Biracial Miss Navajo Nation surprises some on Indian reservation in Arizona – Radmilla Cody crowned Miss Navajo Nation 1997-98 – Brief Article
Twenty-three-year-old Radmilla “Millie” Cody, whose mother is Navajo Indian and whose father is Black, has caused a stir on the nation’s largest and most traditional reservation since she was crowned Miss Navajo Nation 1997-98.
But the talented and attractive Arizonan told The Sunday Journal in Albuquerque, NM, “I went into this competition with a goal, a goal that not only was I going to open eyes, but I was going to open doors.”
She added, “You run for Miss Navajo Nation, it’s not just a hand wave and a smile.”
Cody, who is from Grand Falls-Leupp, wasn’t embraced by all after she became the first biracial Miss Navajo last September. Though judges of the annual contest found Cody to be the best example of Navajo life and culture, some on the reservation didn’t feel the same way.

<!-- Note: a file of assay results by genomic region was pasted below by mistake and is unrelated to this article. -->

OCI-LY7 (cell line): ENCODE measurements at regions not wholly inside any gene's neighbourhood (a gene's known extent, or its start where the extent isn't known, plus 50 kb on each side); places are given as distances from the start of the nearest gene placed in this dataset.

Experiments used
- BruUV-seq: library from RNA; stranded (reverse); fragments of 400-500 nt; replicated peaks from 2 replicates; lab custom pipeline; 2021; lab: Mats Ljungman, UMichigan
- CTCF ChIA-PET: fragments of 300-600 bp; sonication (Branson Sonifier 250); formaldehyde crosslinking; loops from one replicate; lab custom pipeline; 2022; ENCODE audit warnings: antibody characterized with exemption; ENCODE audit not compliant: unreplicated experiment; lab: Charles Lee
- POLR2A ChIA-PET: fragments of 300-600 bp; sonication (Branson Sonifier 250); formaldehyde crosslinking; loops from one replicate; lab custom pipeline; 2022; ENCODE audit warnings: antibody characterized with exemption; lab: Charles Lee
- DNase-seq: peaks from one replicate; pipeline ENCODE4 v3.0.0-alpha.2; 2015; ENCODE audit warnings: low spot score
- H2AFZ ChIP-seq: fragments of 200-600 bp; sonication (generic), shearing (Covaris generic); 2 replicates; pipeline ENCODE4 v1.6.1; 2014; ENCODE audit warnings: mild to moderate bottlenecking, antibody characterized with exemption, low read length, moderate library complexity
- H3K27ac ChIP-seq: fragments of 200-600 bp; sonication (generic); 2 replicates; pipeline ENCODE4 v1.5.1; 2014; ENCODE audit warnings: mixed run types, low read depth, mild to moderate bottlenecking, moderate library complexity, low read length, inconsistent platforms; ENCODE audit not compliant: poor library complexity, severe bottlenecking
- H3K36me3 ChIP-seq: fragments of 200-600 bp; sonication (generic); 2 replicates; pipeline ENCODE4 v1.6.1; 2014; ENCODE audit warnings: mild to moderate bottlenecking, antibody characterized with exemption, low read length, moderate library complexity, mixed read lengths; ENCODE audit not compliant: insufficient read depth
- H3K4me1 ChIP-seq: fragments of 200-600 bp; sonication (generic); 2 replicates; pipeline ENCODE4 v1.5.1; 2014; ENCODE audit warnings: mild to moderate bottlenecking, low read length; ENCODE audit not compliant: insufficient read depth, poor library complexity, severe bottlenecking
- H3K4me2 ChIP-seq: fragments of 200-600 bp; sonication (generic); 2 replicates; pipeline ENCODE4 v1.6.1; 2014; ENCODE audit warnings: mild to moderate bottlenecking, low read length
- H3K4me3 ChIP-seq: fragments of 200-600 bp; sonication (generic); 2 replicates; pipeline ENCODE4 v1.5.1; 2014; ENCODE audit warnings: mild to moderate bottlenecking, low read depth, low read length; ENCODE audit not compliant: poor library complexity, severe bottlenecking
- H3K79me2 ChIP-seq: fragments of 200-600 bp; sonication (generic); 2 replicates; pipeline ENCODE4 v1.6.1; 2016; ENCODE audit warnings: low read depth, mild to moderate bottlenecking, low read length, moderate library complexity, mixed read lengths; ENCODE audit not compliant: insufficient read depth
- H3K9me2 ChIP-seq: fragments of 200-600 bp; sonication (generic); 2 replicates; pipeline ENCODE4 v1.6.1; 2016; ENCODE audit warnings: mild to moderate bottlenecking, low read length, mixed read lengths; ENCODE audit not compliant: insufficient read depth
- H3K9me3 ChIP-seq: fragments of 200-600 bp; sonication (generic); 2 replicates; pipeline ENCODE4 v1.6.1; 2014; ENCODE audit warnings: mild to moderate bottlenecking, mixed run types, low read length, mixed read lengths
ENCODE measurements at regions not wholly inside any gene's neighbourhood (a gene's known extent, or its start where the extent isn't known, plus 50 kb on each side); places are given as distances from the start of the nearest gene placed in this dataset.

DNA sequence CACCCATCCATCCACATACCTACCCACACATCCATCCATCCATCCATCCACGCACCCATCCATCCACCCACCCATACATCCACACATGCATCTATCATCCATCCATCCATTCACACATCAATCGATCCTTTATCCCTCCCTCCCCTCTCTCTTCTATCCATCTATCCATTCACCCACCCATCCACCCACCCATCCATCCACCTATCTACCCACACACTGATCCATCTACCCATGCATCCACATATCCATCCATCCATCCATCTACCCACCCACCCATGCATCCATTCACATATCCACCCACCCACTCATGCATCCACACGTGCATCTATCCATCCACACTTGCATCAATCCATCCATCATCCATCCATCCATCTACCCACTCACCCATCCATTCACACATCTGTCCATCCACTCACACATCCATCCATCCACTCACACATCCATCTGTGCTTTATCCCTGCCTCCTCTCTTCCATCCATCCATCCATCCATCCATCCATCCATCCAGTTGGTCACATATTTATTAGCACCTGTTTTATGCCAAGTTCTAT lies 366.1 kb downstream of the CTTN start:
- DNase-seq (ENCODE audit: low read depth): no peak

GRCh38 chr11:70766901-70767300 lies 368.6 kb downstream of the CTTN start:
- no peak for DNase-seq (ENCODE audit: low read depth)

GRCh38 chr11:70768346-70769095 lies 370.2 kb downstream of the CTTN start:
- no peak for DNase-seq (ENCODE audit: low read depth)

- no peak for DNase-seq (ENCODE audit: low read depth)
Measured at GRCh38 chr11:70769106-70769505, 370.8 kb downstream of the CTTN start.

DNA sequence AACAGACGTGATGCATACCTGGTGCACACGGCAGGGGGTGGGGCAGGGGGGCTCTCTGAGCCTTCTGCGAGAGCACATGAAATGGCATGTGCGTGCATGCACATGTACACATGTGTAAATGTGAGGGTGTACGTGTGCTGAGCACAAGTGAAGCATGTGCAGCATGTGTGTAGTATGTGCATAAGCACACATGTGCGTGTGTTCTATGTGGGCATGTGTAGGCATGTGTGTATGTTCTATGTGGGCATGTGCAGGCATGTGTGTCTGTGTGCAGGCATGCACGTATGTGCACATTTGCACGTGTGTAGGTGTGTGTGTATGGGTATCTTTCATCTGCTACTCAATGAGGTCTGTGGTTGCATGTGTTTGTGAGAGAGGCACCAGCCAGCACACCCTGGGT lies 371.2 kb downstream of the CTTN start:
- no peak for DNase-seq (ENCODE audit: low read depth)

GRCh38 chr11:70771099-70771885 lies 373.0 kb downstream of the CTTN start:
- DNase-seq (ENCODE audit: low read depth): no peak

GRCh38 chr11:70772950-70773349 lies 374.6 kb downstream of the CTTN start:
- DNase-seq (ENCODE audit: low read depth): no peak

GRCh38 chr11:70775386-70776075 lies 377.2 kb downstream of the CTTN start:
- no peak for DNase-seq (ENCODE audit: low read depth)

Cody’s Black features have prompted controversy. One letter in particular that was published in the Navajo Nation’s newspaper, the Navajo Times, from a member of the tribe lashed out at the judges’ choice of Cody as Miss Navajo.
“Miss Cody’s appearance and physical characteristics are clearly black, and are thus representative of another race of people,” the letter said.
It was also written in the letter that tribal members of mixed race are a threat to the future of the tribe. The letter continued, “Miss Cody is a very pretty black lady and this is the aspect of her life she needs to focus on, and to be proud of.”
Cody, who went up against six other women in competitions of fry bread making and sheep butchering, said she didn’t expect her reign to be ordinary.
Cody, who has been active as a model on the West Coast, told The Daily Times in Farmington, NM, “I really wanted to run for Miss Navajo to make a statement. And that statement is that biracial people such as I really want to be taken seriously.”
COPYRIGHT 1998 Johnson Publishing Co.
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